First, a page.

“Most of us feel we face more headwinds and obstacles than anyone else – which breeds resentment. We also undervalue the tailwinds that help us – which leaves us ungrateful and unhappy.” (Freakonomics blog, 3-15-17)
“Kites rise highest against the wind, not with it.” (Winston Churchill)
I resent west Texas headwinds; they’re so much harder to cycle against. I’ve tried to change my mind by calling myself The Windbender in hopes I’ll learn to love the wind, but it hasn’t yet caught traction. Riding into the wind feels undeserved and abusive. Among local cyclists we joke that headwinds are our hills, of which we don’t have any, but that isn’t exactly true. Riding uphill seems more like a challenge to overcome rather than nature turned hostile.
But what about tailwinds? Any ride into a headwind means, eventually, being pushed by a tailwind. Tailwinds feel like gifts, like flying down the road at half the effort. But they’re also scarier. While I resent the unrelenting resistance of a headwind and the extra energy it requires to ride half as fast, I don’t worry about crashing. I only worry about crashing when pushed by a big tailwind.
Of course, being worried about crashing doesn’t make me slow down. I’ve earned the free speed, so I intend to enjoy it. Even still, it’s scary. I constantly think about how fast I’m going and how bad I can hurt myself if I crash at this speed and how would I ever explain it to Cyndi.
One Monday in March 2013 I was flying with a mighty tailwind, riding east on Mockingbird about three miles from home, approaching the hard-right-hand turn at the Garfield intersection, when I felt my back tire go flat just before the turn. I kept riding since I was moving fast, and the corner is not a good place to linger because too many cars cut the tangent.
As I leaned into the turn, my now-flat back tire rolled out front under me and I fell hard on my right hip. I stayed still in the road for a few seconds because the fall knocked the wind out of me. (I didn’t know that was possible from a blow to the hip.) But I had to move. It was too dangerous to stay on the ground where cars turning the corner would not see me. I slowly and carefully stood up, made sure nothing was broken or bleeding, and carried my bike over to the side of the road.
My whole body was shaking. I decided to try riding home, afraid if I sat too much too soon, I would stiffen up and be done for the day.
When I got home, I didn’t find any broken skin from the fall, no road rash, and my clothes weren’t torn. There was a soft lump of skin below my right butt, like a mouse below a black eye. By bedtime my right hip was dark purple and the size of a watermelon.
I’ll skip the rest of the details, except to say I spent the summer making weekly visits to the Wound Management center at the hospital. They finally released me to ride and run in September, six months after my crash.
“The older you get the stronger the wind gets - and it's always in your face.” (Pablo Picasso)
I took my bike on our trip to Durango, Colorado, intending to ride uphill at altitude as much as possible. It was the hardest bit of riding I’d done up until then, but it was also fun to make it to the top. I cannot imagine hauling my bike 600 miles to ride in more head wind. There’s nothing fun about that.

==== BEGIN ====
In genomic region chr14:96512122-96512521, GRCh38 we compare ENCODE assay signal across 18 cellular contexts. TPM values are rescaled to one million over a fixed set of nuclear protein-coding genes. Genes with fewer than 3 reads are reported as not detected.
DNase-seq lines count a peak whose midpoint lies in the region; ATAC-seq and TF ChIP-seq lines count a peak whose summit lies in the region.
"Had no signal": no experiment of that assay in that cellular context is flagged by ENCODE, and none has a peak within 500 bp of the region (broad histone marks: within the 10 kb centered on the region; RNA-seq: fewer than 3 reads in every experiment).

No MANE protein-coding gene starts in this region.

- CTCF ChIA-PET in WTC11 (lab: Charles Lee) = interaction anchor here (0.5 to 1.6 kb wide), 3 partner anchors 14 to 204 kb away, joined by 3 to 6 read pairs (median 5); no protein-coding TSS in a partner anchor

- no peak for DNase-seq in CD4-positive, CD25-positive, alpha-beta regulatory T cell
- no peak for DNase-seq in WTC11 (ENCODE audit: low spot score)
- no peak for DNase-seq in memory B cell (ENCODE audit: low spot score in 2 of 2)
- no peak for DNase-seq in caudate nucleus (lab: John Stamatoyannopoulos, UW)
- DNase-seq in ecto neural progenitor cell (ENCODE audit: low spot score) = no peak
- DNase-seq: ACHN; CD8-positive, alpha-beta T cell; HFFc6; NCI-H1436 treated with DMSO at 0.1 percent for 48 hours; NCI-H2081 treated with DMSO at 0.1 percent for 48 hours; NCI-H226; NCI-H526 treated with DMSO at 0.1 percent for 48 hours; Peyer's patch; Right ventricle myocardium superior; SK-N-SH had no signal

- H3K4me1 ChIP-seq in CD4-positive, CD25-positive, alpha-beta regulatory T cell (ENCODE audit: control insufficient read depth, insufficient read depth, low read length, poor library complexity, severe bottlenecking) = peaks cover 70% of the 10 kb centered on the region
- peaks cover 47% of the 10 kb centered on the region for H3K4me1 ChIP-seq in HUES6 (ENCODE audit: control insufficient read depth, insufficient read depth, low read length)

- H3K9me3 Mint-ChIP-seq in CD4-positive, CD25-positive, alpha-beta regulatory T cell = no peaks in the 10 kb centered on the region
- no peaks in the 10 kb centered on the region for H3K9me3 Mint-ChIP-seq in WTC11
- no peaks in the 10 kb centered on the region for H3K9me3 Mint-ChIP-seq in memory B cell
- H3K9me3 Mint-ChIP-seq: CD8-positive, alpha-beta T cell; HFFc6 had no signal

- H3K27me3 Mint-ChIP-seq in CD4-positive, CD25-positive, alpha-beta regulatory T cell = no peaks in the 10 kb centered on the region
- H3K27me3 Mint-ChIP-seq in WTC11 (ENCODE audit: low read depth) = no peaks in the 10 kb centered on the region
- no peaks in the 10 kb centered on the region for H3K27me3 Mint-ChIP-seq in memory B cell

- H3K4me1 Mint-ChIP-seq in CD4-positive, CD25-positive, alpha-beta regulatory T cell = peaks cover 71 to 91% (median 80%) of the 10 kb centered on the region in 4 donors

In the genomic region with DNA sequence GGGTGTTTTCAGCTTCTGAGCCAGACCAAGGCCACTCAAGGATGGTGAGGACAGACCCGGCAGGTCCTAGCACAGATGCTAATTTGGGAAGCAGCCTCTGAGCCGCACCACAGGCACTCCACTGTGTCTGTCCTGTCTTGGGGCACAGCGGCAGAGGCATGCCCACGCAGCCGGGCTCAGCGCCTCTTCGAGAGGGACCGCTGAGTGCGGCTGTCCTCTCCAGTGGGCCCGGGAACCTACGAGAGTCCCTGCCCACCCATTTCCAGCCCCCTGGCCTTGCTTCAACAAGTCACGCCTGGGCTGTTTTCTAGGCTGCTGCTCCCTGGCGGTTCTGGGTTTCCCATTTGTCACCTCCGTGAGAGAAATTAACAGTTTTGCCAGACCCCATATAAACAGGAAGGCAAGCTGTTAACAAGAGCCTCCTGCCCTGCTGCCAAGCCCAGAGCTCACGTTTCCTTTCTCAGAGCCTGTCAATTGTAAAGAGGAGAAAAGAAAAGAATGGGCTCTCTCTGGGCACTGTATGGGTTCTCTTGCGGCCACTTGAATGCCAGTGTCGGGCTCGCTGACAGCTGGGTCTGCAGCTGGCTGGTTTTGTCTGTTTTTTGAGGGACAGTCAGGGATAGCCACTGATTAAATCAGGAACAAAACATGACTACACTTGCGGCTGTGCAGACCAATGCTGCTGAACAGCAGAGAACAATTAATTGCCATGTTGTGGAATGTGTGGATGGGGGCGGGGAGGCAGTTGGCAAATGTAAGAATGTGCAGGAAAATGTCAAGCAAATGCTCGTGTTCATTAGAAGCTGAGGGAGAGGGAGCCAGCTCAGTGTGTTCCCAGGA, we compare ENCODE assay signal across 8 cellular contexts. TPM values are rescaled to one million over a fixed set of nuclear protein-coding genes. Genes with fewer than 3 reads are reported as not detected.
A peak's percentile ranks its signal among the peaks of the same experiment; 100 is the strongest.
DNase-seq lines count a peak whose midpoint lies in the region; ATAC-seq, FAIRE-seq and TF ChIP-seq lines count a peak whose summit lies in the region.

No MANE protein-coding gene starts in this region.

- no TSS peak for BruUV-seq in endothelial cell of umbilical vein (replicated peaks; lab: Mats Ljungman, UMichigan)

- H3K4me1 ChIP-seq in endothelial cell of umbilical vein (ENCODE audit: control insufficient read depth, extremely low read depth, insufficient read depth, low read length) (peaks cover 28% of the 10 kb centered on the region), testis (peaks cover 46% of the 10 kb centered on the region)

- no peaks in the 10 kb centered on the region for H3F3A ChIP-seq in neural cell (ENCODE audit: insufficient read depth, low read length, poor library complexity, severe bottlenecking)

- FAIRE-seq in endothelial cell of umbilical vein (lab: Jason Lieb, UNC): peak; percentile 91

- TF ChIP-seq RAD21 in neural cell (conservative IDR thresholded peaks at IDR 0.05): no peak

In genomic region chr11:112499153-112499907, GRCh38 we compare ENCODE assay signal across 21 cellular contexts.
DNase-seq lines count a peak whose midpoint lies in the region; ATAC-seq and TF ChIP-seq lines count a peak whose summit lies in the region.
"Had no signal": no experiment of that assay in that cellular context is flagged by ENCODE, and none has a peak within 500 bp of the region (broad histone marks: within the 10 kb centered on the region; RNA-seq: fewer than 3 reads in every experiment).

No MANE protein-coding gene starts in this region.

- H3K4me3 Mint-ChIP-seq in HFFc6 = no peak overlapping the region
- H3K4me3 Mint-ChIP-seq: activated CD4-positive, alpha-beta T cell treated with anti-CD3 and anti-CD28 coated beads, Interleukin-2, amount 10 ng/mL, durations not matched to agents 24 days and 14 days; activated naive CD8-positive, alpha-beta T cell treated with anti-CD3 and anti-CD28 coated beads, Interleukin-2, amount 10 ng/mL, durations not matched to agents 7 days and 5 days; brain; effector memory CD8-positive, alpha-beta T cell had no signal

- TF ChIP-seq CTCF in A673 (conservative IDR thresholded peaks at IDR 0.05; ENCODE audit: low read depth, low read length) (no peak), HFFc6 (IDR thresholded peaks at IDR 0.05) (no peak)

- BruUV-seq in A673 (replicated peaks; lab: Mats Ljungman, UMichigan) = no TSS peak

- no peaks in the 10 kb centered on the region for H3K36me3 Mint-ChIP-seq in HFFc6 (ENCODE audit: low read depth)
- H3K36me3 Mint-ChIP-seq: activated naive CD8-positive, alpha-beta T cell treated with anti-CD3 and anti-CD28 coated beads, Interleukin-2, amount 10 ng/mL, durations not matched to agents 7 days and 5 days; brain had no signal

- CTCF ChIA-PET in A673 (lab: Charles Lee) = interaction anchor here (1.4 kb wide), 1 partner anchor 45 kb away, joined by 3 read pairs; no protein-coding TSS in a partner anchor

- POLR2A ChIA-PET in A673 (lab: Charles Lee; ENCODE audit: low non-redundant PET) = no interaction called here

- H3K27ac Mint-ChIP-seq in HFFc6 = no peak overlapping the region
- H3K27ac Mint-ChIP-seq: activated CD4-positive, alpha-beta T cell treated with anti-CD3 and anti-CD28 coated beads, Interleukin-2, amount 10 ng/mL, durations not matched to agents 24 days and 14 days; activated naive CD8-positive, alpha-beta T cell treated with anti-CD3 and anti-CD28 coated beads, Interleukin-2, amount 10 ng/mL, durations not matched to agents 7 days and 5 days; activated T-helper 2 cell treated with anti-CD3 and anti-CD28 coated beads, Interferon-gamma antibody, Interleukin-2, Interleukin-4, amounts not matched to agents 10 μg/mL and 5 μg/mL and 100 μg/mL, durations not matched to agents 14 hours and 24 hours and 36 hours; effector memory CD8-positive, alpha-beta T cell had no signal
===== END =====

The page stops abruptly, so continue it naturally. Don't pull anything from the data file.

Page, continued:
When I turned west onto Briarwood in the beginning of my daily five-mile run the sudden blast of wind rock me back on my heels. My first thought was judgement day. This was no ordinary wind. This was the sort of wind an Egyptian might have experienced had Pharaoh continued to say “No.” This was wind that brings down nation-states. This was Patagonia wind; sweeping across the surface of the earth like a stiff-bristled broom. I was but a piece of dust about to be swept away by the broom of God. (BDS, May 10, 1999)
Last Saturday the Iron Men hiked Guadalupe Peak again. For me it was my 20th time on top. I’ve always hiked this particular trail with a group of people, never by myself. Well, that was truer during the first few years. Lately the hikes have become a race to the top which scatters the group and erases the camaraderie. Still, it’s one of my favorite things to do, the group experience and introducing the hike to first-timers, making it worthwhile to do over and over.
It surprises most hikers that their downhill pace is not much faster than their uphill pace. One reason is because going downhill is riskier. Twists, slips and tumbles are most likely to occur while descending and no other type of hiking causes more wear and tear on the joints and muscles.
I’m not afraid of falling while hiking up the mountain, but constantly afraid of falling when hiking down. Even though I now have after-market pain-free knees (this was my 4th time at the summit with them), I still baby my knees when going down. It’s one reason I’m so slow; I pick each step carefully.
Maybe everything comes with a price. Riding or hiking uphill takes effort and energy but pays off in the view and self-satisfaction. Downhills extract payment in fear and risk and danger but pay off in effortless flying.
“Getting to the top is optional. Getting down is mandatory.” (Ed Viesturs)
Monday morning, two days after the Guadalupe Peak hike, my quads and my feet were still sore from the descent. By Tuesday I was back to normal, such as it is. Thursday afternoon I was riding my bike into the wind.
He makes winds his messengers (Psalm 104:4)
(They were) great and brave warriors …lion-faced men, swift as deer upon the mountains (1 Chronicles 12:8)
“I run in the path of Your commands, for You have set my heart free.” Psalm 119:32